Aha! Got your attention!...Of course, that's not flames but fiery fall color you're looking at. If someone had told me there was a mature vine maple blazing like that in Colorado Springs, I'd tell them "Phooey! We've tried growing vine maples at Denver Botanic Gardens a dozen times: they get a little smaller every year, and eventually die: they're just not hardy". These pictures were taken this fall by none other than Judy Sellers, Board Member of DBG and chair of the Garden and Conservation Committee. She purchased that vine maple at Denver Botanic Gardens' plant sale twenty-seven (that's right 27!) years ago as a small sapling: it has obviously grown and flourished and challenged every truism I would have believed about the hardiness of vine maples. I was frankly flabbergasted when she sent me this image and simply had to share it with you.
Why would a tree like this grow for Judy and not for us? Judy lives near the Broadmoor, practically in the foothills where Gambels Oak is common and soils probably a bit more acid than at York Street. Vine Maples come from the Pacific Northwest, where the maritime climate and acid soils are utterly different from ours. But Colorado Springs is higher, colder and somewhat drier than Denver, so the playing field should be tilted towards Denver. My hunch is that her tree just has hardier genetics, possibly coming from colder areas than those we have tried. I have seen vine maples growing on the east side of the Cascades at very high altitudes where the climate must be very much like Colorado Springs or Denver: those are obviously the ones we need to try growing.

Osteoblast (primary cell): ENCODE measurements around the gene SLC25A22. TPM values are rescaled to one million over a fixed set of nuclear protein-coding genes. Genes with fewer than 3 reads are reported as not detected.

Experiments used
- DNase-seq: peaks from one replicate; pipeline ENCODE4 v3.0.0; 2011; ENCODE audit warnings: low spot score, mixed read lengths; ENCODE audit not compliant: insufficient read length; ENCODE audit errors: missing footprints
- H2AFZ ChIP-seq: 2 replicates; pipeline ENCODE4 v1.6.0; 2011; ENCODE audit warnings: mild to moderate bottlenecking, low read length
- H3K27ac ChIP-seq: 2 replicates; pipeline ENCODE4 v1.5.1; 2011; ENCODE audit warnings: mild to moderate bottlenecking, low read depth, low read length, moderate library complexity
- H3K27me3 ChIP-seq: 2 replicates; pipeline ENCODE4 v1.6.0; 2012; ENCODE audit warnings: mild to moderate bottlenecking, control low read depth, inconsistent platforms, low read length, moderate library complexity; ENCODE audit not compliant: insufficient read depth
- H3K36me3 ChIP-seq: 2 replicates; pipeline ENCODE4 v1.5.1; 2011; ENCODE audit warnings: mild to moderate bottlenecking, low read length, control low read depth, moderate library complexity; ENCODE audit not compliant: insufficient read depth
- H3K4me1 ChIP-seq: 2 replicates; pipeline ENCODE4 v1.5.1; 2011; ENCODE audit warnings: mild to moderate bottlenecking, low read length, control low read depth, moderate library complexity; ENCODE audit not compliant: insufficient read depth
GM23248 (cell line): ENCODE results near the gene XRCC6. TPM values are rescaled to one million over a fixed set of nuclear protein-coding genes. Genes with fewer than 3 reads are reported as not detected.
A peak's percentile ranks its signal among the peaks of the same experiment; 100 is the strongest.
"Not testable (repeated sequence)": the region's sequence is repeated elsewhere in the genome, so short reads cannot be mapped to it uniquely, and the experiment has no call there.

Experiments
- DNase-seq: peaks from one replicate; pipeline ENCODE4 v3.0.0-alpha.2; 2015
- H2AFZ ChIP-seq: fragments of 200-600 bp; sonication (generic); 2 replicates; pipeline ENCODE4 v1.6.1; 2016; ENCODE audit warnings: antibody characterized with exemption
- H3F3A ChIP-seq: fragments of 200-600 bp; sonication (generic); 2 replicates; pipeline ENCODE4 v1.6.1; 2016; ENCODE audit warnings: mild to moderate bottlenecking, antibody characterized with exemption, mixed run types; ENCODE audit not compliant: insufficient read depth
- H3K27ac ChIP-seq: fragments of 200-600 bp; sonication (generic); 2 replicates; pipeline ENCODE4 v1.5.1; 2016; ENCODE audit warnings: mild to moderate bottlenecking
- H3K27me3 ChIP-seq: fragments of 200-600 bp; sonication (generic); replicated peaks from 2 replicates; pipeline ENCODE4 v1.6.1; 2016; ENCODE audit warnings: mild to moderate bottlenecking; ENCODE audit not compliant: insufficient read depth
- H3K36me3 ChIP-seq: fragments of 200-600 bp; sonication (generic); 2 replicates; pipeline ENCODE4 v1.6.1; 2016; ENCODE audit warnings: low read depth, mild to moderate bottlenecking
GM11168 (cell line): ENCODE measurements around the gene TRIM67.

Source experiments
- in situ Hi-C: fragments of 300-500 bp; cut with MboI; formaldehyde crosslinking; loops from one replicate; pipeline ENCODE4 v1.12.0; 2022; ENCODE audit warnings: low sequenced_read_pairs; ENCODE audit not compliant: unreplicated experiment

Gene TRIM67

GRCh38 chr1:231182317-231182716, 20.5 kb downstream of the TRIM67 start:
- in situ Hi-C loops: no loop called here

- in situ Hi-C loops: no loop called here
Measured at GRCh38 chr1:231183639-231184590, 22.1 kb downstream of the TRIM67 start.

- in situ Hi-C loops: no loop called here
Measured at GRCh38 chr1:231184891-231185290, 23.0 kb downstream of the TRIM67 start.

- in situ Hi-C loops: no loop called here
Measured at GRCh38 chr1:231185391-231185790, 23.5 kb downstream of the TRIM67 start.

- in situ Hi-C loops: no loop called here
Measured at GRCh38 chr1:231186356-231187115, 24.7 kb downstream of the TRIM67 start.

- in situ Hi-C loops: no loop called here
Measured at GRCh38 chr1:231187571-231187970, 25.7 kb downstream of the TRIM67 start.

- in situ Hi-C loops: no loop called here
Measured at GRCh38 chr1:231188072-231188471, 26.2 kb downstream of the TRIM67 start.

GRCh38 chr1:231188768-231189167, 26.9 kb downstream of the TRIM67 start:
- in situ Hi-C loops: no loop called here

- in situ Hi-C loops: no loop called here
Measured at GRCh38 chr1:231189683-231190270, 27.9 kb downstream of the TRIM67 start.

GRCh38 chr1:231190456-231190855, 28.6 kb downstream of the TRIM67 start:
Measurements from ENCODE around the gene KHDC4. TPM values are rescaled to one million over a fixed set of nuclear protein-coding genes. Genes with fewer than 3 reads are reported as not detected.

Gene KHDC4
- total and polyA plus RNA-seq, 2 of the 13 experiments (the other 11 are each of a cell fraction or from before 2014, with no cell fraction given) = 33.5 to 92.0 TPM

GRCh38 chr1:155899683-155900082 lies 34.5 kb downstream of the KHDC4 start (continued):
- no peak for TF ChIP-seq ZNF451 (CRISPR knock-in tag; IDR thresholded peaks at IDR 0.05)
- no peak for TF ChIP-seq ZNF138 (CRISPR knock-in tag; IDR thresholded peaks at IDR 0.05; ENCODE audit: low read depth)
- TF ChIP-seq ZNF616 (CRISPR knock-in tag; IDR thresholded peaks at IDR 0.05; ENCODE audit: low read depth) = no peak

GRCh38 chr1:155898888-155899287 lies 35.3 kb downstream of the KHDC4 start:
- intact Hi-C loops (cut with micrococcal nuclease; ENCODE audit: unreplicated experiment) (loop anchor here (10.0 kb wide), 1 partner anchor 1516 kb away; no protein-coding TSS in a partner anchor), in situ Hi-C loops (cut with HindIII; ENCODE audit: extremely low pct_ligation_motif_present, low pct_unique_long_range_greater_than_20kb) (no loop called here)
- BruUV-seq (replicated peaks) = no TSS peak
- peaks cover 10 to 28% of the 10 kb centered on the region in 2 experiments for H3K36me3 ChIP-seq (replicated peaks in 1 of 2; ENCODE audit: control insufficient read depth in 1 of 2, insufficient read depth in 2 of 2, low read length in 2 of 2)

There are myriad lessons in this wonderful tale: private gardeners in our area often succeed with special plants we don't have (or have failed with) at Denver Botanic Gardens. DBG does not have a monopoly on plants hereabouts! And we have much to learn from you. The biggest lesson for me is that I don't know quite as much as I thought about vine maple: it's always worth trying plants you've lost yet another time. And of course the best lesson of all to take from this is buy lots of plants at DBG's plant sale: you too may end up growing something that we've lost at at the Gardens, and just imagine your bragging rights then!
Here is a picture of Judy Sellers in one of her typical wild habitats! In addition to being a long time volunteer and supporter of DBG, Judy is a landscape designer and active environmental steward, prominent in the Nature Conservancy and Garden Club of America, among many other organizations. She has written the text for Colorado Wild, a stunning tribute to nature in Colorado.